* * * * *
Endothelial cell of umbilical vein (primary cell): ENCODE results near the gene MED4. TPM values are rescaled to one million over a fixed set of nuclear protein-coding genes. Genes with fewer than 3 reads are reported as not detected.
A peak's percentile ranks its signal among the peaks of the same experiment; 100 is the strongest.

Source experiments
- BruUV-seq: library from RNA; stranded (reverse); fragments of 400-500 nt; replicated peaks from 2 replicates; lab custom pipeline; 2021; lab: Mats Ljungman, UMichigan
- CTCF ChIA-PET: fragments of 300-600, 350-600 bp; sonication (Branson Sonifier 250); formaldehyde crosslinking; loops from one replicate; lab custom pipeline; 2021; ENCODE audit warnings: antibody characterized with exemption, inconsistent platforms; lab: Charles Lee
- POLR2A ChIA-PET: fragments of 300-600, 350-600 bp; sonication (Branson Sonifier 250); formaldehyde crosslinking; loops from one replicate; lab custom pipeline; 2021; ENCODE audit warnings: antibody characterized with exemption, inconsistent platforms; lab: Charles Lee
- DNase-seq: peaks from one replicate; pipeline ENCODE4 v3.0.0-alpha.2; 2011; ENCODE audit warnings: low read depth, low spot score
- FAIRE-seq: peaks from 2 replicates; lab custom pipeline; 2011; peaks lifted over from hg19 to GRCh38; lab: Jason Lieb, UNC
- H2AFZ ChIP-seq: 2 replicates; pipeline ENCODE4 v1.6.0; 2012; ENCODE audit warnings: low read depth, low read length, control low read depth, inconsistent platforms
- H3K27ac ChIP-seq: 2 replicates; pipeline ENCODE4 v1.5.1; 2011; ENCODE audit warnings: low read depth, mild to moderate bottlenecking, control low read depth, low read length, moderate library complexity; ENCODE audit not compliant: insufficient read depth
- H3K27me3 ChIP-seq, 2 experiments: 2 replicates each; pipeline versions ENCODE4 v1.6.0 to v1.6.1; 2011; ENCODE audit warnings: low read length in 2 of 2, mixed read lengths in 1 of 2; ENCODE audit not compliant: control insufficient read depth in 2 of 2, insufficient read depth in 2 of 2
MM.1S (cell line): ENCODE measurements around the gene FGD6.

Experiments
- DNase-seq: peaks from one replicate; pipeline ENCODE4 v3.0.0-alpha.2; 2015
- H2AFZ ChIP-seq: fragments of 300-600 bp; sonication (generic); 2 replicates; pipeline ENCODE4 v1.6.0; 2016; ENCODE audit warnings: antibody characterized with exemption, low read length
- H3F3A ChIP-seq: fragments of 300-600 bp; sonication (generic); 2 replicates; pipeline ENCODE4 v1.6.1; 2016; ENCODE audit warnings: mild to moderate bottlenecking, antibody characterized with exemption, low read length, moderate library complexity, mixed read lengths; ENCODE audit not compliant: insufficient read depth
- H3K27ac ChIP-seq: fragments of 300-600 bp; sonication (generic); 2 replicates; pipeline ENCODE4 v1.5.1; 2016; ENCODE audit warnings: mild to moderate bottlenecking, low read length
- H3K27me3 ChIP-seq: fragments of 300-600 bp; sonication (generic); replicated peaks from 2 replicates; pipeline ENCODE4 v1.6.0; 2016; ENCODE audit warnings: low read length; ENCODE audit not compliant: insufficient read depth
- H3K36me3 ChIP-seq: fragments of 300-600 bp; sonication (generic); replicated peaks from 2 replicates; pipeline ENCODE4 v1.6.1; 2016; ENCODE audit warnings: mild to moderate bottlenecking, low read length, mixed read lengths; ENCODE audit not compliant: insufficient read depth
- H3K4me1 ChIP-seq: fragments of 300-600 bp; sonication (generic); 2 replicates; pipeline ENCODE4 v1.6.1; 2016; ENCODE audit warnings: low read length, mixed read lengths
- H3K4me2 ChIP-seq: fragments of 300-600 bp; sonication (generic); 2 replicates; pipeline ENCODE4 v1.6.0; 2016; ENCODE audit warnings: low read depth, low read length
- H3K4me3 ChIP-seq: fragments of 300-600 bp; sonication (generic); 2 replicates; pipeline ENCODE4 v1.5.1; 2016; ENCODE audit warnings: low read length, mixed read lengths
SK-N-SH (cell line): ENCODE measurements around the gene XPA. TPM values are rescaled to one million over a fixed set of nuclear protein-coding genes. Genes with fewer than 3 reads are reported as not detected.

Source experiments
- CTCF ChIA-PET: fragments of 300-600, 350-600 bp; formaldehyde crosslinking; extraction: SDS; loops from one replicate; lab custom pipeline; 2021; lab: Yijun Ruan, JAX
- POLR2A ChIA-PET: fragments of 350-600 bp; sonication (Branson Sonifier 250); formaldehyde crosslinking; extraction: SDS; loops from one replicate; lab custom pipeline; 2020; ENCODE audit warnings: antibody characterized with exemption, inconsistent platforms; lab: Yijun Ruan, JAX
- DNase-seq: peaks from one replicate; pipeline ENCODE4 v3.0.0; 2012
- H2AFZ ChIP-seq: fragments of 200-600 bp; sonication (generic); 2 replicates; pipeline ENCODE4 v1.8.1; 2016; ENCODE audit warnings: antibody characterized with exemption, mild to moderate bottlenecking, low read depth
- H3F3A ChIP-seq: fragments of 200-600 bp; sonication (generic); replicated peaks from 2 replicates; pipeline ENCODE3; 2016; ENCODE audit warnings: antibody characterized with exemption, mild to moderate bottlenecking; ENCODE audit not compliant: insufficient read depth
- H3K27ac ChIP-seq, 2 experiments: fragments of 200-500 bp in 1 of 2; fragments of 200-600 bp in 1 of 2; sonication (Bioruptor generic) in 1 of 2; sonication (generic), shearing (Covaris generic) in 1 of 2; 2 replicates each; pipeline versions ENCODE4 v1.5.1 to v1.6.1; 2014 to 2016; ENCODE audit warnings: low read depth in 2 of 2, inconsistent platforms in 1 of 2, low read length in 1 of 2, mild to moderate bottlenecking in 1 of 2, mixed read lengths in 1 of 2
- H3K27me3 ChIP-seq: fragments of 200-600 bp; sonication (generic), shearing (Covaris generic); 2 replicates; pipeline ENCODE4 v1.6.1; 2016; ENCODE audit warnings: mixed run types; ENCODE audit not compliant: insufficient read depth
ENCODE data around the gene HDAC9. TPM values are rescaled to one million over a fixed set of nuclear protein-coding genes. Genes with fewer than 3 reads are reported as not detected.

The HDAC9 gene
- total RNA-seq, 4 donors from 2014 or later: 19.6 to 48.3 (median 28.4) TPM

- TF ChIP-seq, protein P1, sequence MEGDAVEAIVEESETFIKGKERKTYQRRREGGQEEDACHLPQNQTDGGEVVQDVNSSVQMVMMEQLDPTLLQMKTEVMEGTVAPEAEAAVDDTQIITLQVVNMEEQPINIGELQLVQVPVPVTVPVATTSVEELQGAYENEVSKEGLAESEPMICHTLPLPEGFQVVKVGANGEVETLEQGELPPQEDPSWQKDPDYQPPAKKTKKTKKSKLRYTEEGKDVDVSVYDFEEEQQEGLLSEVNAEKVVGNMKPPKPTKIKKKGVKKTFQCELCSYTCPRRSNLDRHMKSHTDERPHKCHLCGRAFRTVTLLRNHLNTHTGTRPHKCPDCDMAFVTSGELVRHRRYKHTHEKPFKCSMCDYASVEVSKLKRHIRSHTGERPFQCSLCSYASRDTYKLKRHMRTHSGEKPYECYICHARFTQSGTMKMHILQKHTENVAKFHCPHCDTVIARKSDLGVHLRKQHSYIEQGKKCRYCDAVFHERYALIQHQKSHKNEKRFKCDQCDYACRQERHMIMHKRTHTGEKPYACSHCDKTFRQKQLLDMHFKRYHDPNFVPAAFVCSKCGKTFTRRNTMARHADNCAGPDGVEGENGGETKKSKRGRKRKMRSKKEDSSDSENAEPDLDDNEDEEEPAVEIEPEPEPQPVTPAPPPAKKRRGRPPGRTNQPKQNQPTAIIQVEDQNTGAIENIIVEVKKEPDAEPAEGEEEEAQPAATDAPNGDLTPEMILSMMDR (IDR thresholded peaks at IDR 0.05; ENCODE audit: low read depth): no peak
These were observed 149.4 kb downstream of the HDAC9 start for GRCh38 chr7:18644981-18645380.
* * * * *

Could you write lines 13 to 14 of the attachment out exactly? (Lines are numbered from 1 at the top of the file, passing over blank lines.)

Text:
Experiments
- DNase-seq: peaks from one replicate; pipeline ENCODE4 v3.0.0-alpha.2; 2015